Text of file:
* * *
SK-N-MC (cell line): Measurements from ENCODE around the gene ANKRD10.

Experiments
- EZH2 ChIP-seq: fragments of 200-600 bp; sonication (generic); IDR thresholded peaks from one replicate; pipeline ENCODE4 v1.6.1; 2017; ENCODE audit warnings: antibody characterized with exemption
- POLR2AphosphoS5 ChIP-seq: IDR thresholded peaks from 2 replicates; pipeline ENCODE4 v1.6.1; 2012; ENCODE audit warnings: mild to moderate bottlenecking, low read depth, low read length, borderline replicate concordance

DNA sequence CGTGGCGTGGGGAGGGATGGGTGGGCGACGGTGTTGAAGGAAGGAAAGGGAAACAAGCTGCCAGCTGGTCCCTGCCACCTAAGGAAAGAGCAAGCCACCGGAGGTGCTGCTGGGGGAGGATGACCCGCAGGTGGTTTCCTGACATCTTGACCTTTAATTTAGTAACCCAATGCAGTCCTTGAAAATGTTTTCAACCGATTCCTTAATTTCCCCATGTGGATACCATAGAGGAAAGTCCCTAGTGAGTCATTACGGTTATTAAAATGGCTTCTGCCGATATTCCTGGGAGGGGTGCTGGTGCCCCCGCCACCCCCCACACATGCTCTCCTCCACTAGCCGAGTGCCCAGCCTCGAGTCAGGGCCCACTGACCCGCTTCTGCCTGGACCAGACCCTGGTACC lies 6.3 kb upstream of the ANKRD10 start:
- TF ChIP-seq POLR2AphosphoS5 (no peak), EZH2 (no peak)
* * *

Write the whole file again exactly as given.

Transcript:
SK-N-MC (cell line): Measurements from ENCODE around the gene ANKRD10.

Experiments
- EZH2 ChIP-seq: fragments of 200-600 bp; sonication (generic); IDR thresholded peaks from one replicate; pipeline ENCODE4 v1.6.1; 2017; ENCODE audit warnings: antibody characterized with exemption
- POLR2AphosphoS5 ChIP-seq: IDR thresholded peaks from 2 replicates; pipeline ENCODE4 v1.6.1; 2012; ENCODE audit warnings: mild to moderate bottlenecking, low read depth, low read length, borderline replicate concordance

DNA sequence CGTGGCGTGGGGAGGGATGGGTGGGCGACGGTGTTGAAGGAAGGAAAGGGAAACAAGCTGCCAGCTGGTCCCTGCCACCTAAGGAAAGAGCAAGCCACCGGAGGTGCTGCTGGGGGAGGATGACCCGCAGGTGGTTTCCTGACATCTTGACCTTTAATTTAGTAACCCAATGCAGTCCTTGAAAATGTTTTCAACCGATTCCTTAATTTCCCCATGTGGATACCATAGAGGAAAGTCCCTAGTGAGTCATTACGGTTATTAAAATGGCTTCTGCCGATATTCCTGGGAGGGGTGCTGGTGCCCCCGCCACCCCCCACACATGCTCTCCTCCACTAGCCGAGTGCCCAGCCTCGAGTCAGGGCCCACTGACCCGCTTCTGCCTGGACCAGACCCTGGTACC lies 6.3 kb upstream of the ANKRD10 start:
- TF ChIP-seq POLR2AphosphoS5 (no peak), EZH2 (no peak)